In English. Summaries in Estonian

Proceedings of the Estonian Academy of Sciences.



Volume 50 No. 2 June 2001


Trace fossils Didymaulichnus cf. tirasensis and Monomorphichnus isp. from the Estonian Lower Cambrian with a discussion on the early Cambrian ichnocoenoses of Baltica; 75–85

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Sören JENSEN and Kaisa MENS

Abstract. The bilobed trace fossil Didymaulichnus cf. tirasensis Palij in the Lower Cambrian Voosi Formation of western Estonia adds to the small number of pre-trilobite Cambrian trace fossils identified from Estonia. A possible earliest Cambrian Baltica trace fossil province, including trace fossils with an undulating bilobed and three-lobed lower surface, of which D. tirasensis is an example, is proposed. In Baltica traces of this type occur also in the Ukraine and northern Scandinavia. In each occurrence they are associated with vertical spiral traces and precede the local first appearance of arthropod-type trace fossils. The earliest Estonian arthropod-type trace fossil, Monomorphichnus isp., described here from the Sõru Formation, belongs to the trilobite-bearing Lower Cambrian.

Key words: ichnofossil, Didymaulichnus tirasensis, Monomorphichnus isp., Voosi Formation, Sõru Formation, Lower Cambrian, Estonia.

A new subspecies of the clitambonitidine brachiopod Estlandia catellatus from the middle Ordovician of Osmussaar Island, Estonia; 86–94

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Abstract. A new subspecies Estlandia catellatus odini is described from the Uhaku Stage of Osmussaar Island in Estonia. The unusual co-occurrence of three representatives of the genus Estlandia (Emarginata (Pahlen), E. pyron pyron (Eichwald), and E. catellatus odini subsp. nov.) in one bed in Osmussaar Island may have resulted from their partial post-mortem concentration from different habitats.

Key words: Brachiopoda, Gonambonitidae, Estlandia catellatus odini subsp. nov., Ordovician, Llanvirn, Estonia.

Middle Artinskian (early Permian) ecological event: case study of the Urals and northern Timan; 95–113

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Olga L. KOSSEVAYA,  Ekaterina A. Guseva , Alexander E. LUKIN, and Andrei V. ZHURAVLEV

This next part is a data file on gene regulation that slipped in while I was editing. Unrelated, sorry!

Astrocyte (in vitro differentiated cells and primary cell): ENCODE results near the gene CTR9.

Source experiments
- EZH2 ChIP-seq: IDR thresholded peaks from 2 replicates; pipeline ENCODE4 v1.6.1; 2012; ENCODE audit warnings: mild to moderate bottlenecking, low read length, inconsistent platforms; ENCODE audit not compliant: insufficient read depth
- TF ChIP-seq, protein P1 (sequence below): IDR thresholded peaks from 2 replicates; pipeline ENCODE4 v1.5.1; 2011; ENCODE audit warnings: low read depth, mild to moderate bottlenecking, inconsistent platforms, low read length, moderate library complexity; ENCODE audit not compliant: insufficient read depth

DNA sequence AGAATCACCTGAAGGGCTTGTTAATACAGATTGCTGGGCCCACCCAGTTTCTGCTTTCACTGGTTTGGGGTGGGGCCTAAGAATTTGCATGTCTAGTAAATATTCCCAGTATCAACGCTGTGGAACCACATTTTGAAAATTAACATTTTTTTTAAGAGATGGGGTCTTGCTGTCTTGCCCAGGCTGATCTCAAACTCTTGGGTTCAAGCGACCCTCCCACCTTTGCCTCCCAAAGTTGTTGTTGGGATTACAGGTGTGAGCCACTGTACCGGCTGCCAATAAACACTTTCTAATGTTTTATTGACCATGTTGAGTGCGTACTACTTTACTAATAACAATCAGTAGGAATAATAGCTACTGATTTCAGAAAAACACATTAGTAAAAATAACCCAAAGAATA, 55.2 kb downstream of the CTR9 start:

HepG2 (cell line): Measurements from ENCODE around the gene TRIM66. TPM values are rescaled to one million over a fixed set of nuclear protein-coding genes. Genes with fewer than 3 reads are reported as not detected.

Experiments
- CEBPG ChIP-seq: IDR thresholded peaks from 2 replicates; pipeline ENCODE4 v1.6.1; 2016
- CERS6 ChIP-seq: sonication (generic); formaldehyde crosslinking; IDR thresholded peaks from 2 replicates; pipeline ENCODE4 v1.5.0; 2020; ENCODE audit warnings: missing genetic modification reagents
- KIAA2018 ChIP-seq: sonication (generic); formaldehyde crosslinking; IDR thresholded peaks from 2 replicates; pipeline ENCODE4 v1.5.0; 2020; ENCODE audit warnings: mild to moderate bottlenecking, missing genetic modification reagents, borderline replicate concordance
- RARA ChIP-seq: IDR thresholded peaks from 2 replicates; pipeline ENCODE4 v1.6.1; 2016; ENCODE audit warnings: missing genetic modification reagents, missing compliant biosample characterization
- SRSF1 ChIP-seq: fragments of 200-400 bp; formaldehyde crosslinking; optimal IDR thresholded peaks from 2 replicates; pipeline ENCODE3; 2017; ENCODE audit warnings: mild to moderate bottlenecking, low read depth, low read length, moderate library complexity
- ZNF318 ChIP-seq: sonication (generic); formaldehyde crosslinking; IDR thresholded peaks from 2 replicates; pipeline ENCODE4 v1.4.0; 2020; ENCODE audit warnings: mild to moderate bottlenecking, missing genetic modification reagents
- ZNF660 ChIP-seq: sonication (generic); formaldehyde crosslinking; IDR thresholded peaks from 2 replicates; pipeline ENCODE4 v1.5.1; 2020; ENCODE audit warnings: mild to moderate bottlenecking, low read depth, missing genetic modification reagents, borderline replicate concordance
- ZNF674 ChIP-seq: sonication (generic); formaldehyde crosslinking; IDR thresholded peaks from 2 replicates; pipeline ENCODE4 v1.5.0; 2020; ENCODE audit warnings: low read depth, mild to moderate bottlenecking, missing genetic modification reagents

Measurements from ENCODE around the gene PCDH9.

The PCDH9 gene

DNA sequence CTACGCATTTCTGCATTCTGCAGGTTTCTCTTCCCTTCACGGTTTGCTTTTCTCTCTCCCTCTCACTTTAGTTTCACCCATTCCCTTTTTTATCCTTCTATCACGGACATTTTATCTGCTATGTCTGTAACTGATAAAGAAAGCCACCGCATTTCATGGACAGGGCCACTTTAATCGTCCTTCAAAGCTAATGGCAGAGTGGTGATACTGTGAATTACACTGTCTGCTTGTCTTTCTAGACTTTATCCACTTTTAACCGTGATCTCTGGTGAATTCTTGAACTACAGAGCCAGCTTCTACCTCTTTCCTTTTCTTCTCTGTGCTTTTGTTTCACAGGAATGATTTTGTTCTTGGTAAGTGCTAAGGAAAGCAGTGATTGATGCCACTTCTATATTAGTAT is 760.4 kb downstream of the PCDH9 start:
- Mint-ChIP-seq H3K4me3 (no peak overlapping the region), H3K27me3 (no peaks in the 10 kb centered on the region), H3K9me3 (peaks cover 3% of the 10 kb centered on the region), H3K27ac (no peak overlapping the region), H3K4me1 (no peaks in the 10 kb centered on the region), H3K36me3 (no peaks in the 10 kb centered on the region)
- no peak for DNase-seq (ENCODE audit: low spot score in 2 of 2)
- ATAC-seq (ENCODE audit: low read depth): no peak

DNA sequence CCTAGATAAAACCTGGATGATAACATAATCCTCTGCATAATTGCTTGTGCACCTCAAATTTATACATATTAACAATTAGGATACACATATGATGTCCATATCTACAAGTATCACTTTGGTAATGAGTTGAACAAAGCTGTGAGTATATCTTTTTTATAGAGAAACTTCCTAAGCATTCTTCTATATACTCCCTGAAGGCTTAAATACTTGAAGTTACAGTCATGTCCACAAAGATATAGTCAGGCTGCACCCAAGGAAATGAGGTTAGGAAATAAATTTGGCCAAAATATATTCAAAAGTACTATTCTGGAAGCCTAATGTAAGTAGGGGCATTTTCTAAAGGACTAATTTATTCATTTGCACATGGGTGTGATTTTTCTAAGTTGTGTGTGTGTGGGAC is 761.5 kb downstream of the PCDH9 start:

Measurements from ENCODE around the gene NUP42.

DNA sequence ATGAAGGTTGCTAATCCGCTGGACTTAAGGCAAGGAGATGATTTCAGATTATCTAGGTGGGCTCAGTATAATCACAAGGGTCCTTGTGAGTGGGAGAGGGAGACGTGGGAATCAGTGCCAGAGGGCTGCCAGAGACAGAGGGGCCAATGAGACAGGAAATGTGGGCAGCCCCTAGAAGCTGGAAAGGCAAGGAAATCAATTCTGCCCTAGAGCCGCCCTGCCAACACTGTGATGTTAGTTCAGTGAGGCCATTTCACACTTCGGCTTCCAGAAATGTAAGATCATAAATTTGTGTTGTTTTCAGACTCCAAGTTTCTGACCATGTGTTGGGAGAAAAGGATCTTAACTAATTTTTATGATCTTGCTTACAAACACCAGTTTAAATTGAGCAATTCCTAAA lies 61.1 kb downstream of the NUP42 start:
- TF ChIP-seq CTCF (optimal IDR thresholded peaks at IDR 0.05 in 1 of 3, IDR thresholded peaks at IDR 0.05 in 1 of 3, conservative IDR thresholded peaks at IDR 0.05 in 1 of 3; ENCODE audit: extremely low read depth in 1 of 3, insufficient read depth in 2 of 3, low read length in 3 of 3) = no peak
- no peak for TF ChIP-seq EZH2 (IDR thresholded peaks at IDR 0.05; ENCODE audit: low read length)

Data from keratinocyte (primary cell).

Abstract. Biotic and abiotic changes established in the middle Artinskian of several sections of the northern Timan and the western slope of the Central Urals are discussed. Data on the distribution of corals, composition of the biota as a whole, palaeotemperature and microfacies changes are presented for the first time. The determination of the stratigraphic levels is based on the new and revised biostratigraphic data. The palaeotemperature decline coincides with the maximal flooding surface and is considered as a possible cause of the ecological event triggering the turnover or extinction of many faunal groups. The event level was recognized in the coeval deposits along the Pangea shelves.

Key words: middle Artinskian event, biota turnover, sequence stratigraphy, oxygen and carbon isotopes.

Waterlain glacial diamicton along the Palivere ice-marginal zone on the West Estonian Archipelago, Eastern Baltic Sea; 114–127

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Abstract. On both the distal and proximal sides of the Palivere end-moraine zone on the West Estonian Archipelago, a sporadic distribution of up to 25 m thick subaqueous waterlain glacial diamicton (WGD) was observed. The WGD lies at an altitude between – 15 and + 10 m relative to contemporary sea level. During the Palivere stadial the distribution area of the WGD was at least 50–60 m below the water table of the Baltic Ice Lake. The WGD was deposited at the grounding zone of the glacier by continuous subaqueous basal meltout from floating ice with minor involvement of sediment flows, dumping, and grounding. In texture, the WGD resembles glaciolacustrine clay with increased amounts of gravel and clay fractions. Compared to the basal tills of the area, the WGD contains less gravel (21.5% and 6.8%, respectively) but is rich in silt and clay fractions. Petrographic, mineralogical, and chemical analyses show a similar source for the Palivere basal till and the WGD.

Key words: Late Weichselian, glacial diamicton, sedimentology, Estonia.

Lepistiku buried peat, Tallinn, Estonia; 128–134

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Leili SAARSE, Siim VESKI, and Avo MIIDEL

Abstract. The Lepistiku buried peat section, part of Mustamäe Bog, was studied in Tallinn, North Estonia. It has been a spring-mire, which started to form behind the beach formations about 4700 BP due to land uplift and was situated near the maximum limit of the Litorina Sea (21–22 m a.s.l.), at an elevation of about 16–17 m a.s.l. From the beginning of the 19th century, the construction of marine forts and other military objects destroyed the forest cover of the area around the bog and provoked aeolian processes, due to which the southern part of Mustamäe Bog was covered by sand. The aeolian processes lasted up to the 1960s, when Mustamäe housing district was built.

Key words: buried organic sediments, radiocarbon dating, Holocene, Tallinn, Estonia.